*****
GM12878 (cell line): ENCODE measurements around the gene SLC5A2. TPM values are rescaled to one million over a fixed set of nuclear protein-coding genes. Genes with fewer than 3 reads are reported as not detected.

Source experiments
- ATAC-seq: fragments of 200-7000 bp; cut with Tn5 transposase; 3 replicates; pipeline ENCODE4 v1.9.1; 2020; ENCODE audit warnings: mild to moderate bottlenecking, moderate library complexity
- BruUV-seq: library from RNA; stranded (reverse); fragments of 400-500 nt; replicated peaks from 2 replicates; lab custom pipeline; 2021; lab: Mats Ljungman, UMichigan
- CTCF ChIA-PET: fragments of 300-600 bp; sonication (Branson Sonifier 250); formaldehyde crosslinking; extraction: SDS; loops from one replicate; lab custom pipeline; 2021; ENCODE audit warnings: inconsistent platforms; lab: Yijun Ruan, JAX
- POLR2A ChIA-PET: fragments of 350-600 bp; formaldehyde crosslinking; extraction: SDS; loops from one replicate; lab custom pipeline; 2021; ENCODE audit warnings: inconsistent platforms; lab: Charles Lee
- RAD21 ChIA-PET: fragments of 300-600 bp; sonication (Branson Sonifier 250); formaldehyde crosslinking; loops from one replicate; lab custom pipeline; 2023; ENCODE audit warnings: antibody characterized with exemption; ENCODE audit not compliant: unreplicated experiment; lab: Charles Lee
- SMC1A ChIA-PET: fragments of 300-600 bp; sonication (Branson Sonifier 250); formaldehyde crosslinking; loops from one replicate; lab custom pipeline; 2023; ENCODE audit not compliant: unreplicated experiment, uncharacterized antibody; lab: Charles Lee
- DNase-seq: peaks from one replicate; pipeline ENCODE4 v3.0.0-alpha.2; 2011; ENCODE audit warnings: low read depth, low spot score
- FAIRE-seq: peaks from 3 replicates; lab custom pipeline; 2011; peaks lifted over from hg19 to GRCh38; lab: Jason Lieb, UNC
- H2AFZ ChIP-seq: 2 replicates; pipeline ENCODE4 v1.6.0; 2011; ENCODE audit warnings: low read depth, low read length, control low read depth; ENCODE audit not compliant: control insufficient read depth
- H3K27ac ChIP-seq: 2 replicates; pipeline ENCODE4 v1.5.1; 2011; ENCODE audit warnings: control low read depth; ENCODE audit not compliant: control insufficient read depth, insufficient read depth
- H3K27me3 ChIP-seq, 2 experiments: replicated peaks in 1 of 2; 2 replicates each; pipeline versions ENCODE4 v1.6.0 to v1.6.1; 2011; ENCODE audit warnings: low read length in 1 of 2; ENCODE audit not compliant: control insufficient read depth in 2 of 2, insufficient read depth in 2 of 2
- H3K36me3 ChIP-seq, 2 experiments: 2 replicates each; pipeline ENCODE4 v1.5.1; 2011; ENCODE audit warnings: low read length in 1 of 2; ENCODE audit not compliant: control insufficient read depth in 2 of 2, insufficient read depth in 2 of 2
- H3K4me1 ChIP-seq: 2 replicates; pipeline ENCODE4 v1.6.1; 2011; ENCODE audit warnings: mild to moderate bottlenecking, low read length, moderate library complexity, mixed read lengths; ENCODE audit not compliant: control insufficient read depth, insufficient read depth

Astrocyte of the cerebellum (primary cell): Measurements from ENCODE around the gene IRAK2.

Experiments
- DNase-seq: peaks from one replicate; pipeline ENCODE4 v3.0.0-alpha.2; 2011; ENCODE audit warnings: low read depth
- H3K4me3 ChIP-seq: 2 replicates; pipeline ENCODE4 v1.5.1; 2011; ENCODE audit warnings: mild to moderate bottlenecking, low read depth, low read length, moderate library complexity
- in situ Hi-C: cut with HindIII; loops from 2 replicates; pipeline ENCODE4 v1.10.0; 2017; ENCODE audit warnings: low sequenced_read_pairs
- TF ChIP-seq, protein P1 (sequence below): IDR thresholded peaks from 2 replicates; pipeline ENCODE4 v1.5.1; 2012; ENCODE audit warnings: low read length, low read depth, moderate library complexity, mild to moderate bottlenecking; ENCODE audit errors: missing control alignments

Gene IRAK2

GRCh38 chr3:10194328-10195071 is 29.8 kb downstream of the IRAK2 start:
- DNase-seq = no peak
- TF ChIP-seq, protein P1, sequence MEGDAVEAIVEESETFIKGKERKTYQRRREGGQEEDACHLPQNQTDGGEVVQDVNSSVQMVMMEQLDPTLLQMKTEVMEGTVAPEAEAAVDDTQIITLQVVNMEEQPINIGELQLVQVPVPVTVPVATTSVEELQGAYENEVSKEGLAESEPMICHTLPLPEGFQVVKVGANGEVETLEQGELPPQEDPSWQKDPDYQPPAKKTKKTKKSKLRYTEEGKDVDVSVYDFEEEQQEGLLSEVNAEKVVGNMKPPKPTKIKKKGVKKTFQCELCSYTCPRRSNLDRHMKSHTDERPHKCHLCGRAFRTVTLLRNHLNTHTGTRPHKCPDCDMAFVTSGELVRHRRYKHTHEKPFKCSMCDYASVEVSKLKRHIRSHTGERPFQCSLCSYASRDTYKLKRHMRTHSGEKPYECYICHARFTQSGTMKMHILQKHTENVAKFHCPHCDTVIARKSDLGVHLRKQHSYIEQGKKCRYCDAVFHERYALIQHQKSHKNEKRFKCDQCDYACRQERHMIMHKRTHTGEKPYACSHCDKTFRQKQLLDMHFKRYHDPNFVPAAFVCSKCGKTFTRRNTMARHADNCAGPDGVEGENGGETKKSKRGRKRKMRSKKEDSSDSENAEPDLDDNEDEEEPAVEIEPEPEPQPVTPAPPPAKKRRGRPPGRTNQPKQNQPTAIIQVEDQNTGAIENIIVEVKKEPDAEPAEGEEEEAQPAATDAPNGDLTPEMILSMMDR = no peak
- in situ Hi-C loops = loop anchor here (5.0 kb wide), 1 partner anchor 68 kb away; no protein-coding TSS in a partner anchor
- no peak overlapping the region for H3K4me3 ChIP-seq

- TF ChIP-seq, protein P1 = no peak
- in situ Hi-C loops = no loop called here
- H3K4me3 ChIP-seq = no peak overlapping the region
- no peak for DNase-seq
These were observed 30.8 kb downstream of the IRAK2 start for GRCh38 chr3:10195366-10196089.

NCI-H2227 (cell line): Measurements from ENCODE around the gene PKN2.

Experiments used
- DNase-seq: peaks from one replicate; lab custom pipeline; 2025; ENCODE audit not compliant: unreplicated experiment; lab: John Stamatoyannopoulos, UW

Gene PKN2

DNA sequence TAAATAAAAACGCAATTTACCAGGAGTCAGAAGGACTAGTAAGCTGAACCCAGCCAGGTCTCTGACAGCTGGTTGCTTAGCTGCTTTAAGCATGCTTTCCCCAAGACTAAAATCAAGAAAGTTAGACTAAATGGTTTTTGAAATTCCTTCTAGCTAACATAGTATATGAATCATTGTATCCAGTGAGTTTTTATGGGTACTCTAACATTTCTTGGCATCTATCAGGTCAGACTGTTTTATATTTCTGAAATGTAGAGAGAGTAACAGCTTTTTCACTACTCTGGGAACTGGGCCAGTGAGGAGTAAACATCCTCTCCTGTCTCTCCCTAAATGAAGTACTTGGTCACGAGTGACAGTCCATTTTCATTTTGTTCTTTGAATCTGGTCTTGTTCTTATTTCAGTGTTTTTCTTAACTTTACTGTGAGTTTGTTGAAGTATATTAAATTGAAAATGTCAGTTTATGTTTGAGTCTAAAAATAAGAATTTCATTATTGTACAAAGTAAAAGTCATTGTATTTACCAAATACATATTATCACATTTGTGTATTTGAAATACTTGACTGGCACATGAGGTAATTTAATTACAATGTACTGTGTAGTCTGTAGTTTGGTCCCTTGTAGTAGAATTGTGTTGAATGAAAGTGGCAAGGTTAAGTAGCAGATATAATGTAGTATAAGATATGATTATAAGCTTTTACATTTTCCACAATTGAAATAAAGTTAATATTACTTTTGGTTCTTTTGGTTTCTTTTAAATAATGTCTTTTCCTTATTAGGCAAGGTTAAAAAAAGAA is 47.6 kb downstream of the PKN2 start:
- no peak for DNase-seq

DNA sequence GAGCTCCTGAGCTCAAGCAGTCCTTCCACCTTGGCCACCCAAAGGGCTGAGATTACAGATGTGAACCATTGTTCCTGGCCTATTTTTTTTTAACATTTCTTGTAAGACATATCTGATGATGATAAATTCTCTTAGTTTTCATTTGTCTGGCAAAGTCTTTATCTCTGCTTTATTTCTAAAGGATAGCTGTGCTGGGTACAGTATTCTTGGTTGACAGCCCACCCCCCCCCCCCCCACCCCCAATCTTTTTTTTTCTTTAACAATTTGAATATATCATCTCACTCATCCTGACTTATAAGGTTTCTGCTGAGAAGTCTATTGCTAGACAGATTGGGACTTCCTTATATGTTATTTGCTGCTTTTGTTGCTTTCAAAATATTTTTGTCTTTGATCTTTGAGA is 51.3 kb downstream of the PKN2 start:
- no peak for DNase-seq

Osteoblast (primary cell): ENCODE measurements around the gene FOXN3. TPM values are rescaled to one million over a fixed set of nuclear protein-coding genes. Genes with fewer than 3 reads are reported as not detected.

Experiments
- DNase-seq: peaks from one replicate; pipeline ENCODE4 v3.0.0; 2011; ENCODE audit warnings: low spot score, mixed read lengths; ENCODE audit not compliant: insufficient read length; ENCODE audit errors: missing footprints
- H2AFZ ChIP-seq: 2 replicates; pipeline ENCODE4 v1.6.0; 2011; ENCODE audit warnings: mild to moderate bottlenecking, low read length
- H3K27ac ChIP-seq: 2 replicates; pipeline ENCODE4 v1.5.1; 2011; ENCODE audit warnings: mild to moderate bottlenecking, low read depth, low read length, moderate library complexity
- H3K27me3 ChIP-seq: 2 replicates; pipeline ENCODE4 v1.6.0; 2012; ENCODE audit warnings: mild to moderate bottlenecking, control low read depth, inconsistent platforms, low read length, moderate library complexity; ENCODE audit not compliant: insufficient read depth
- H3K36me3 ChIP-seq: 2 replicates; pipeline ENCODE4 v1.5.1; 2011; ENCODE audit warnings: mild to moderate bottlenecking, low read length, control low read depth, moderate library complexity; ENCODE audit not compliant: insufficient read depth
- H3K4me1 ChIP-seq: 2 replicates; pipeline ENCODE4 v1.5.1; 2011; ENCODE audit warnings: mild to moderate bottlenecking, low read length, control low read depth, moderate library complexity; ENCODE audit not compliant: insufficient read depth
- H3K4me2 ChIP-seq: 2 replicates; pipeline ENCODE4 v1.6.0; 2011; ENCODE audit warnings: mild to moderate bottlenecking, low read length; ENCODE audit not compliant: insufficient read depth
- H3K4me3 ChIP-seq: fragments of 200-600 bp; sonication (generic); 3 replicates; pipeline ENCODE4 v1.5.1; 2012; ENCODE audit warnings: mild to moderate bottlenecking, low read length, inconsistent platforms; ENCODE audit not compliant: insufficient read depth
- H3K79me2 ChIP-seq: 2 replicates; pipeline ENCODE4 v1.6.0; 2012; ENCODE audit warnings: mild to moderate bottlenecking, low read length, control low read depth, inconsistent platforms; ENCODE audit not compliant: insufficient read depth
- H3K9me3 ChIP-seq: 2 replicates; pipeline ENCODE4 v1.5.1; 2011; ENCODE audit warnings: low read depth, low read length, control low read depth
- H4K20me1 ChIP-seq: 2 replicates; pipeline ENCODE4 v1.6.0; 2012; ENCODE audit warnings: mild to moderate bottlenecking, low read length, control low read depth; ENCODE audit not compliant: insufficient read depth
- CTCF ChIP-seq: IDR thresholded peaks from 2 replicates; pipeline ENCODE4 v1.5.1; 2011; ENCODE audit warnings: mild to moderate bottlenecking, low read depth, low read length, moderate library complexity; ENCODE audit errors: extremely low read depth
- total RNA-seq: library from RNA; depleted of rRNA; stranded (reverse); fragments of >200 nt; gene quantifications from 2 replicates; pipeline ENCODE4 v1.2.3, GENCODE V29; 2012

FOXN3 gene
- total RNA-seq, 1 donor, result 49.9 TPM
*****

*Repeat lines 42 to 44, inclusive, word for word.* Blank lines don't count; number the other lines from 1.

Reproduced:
Experiments
- DNase-seq: peaks from one replicate; pipeline ENCODE4 v3.0.0; 2011; ENCODE audit warnings: low spot score, mixed read lengths; ENCODE audit not compliant: insufficient read length; ENCODE audit errors: missing footprints
- H2AFZ ChIP-seq: 2 replicates; pipeline ENCODE4 v1.6.0; 2011; ENCODE audit warnings: mild to moderate bottlenecking, low read length